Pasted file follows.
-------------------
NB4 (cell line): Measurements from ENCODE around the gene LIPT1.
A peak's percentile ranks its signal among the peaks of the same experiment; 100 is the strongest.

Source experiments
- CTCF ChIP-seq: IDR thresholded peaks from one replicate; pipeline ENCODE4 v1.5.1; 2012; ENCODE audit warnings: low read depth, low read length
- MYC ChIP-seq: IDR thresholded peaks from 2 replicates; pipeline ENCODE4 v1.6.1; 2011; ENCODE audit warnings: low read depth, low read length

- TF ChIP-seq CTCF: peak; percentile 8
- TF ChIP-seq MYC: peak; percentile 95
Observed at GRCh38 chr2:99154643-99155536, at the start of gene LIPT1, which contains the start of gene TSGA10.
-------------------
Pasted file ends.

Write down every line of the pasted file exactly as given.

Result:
NB4 (cell line): Measurements from ENCODE around the gene LIPT1.
A peak's percentile ranks its signal among the peaks of the same experiment; 100 is the strongest.

Source experiments
- CTCF ChIP-seq: IDR thresholded peaks from one replicate; pipeline ENCODE4 v1.5.1; 2012; ENCODE audit warnings: low read depth, low read length
- MYC ChIP-seq: IDR thresholded peaks from 2 replicates; pipeline ENCODE4 v1.6.1; 2011; ENCODE audit warnings: low read depth, low read length

- TF ChIP-seq CTCF: peak; percentile 8
- TF ChIP-seq MYC: peak; percentile 95
Observed at GRCh38 chr2:99154643-99155536, at the start of gene LIPT1, which contains the start of gene TSGA10.